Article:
discharging a first tag line and a second tag line associated with a first tag bit;
precharging a matchline, connected to a plurality of tag match functions, to a first potential, wherein each tag match function comprises one or more match logic devices;
reading a plurality of tag bits, including the first tag bit, and corresponding data bits, onto a plurality of corresponding tag lines and data lines respectively; and
determining a match between each tag bit and data bit, wherein the matchline is pulled to a second potential upon each match logic device indicating a match, and wherein the matchline is held at the first potential upon any match logic device indicating a mismatch.
2. The method of claim 1, wherein each match logic device has a pulling strength, wherein the pulling strengths are ratioed, the match logic devices pulling to the first potential being stronger than the match logic devices pulling to the second potential, wherein upon the match logic devices simultaneously pulling to different potentials, the matchline is clamped at the first potential.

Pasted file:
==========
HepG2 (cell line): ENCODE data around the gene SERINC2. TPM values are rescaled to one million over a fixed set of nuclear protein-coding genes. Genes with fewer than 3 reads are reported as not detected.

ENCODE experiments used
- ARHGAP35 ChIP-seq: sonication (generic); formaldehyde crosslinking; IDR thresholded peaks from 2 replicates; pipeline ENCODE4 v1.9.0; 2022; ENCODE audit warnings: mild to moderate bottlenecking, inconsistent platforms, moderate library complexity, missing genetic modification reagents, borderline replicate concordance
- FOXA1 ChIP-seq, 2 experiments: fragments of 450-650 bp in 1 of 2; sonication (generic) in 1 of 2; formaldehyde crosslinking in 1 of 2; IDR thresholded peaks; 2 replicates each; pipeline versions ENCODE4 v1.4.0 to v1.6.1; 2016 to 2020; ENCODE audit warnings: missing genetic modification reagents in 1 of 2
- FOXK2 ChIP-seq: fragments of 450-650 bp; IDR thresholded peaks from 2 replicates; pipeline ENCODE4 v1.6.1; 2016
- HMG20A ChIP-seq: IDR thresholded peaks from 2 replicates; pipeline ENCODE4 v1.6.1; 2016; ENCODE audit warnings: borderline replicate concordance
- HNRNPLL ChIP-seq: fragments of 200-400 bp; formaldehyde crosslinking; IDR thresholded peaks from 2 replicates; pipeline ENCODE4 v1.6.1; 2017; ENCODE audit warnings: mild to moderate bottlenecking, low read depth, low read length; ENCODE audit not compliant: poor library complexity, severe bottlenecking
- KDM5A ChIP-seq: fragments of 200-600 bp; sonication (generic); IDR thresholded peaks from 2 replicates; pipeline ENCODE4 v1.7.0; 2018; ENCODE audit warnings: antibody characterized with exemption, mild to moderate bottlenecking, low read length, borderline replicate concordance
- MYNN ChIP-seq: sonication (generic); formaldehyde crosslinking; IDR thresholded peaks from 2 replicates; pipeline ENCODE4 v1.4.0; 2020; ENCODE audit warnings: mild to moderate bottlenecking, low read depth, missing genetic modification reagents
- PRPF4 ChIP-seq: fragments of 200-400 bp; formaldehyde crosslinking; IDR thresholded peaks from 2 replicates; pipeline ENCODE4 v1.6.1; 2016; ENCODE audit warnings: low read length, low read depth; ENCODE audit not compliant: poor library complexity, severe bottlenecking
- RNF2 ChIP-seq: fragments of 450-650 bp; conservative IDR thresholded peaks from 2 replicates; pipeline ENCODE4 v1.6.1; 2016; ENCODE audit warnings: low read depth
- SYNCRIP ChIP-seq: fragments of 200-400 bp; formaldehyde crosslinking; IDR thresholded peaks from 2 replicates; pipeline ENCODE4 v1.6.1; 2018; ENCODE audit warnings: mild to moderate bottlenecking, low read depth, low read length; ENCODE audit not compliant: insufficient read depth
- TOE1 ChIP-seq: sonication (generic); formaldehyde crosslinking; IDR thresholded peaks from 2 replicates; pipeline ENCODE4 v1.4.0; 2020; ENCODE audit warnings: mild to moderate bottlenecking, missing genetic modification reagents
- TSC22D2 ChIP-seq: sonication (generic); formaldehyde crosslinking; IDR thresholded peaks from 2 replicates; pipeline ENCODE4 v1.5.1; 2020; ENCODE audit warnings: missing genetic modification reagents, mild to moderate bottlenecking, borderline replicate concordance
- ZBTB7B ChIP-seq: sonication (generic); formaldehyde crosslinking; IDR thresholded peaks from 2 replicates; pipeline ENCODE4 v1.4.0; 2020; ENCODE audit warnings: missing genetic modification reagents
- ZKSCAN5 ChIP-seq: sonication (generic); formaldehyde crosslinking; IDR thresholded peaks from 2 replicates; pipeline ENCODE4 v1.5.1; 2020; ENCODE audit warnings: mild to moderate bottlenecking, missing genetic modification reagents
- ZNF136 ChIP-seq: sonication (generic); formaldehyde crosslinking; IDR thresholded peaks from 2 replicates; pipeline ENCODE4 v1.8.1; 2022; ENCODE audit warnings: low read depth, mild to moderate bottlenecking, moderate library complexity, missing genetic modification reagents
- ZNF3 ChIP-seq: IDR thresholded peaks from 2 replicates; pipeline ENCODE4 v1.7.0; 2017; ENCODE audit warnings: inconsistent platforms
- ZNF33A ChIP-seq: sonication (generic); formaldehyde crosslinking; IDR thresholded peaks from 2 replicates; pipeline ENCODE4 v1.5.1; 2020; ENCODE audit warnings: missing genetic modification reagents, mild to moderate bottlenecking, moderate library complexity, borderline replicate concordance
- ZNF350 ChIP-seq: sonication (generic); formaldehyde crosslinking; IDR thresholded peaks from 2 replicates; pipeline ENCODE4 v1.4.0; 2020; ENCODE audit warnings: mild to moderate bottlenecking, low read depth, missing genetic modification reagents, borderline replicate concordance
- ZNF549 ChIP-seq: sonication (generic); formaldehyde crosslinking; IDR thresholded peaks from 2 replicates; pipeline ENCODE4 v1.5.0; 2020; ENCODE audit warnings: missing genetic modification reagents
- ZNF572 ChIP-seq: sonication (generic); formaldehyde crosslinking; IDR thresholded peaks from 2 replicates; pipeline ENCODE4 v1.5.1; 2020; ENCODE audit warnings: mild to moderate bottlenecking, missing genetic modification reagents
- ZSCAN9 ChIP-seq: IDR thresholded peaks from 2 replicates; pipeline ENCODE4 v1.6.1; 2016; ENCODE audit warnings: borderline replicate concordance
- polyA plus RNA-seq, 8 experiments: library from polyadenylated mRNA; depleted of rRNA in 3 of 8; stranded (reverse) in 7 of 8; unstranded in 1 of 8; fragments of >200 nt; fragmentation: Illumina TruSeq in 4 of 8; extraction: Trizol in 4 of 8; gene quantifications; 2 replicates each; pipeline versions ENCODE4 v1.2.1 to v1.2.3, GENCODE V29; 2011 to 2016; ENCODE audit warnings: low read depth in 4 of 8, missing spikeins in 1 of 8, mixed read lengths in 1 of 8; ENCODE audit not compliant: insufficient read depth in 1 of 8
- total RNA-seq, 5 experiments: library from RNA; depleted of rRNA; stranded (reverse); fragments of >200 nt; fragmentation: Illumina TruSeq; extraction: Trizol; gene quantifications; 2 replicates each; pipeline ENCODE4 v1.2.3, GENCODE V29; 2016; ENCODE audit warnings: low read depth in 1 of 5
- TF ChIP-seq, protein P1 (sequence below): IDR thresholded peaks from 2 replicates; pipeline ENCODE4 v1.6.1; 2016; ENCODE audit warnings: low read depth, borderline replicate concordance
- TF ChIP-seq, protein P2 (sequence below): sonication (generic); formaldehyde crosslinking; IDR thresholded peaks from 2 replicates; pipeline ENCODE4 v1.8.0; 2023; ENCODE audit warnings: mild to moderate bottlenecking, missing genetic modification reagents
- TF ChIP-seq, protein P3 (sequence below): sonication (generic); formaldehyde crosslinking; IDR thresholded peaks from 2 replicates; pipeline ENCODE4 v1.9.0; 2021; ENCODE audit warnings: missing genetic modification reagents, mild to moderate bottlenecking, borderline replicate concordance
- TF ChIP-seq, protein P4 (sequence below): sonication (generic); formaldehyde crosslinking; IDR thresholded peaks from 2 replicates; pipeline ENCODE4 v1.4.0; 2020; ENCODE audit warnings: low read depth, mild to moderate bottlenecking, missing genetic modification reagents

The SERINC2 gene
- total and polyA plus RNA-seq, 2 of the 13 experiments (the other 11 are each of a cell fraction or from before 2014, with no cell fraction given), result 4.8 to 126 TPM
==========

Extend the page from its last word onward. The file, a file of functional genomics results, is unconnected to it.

3. The method of claim 1, further comprising the step of pulsing a tag line by resetting the tag line to a logic 0 after the match logic devices have evaluated whether the corresponding tag bit has a logic value of 1.
4. The method of claim 3, wherein pulsing a tag line further comprises the steps of:
latching a tag bit; and
resetting a latch to a value of logic 0 upon determining the tag bit to be a value of logic 1 after the match logic devices have evaluated whether the corresponding tag bit has a logic value of 1.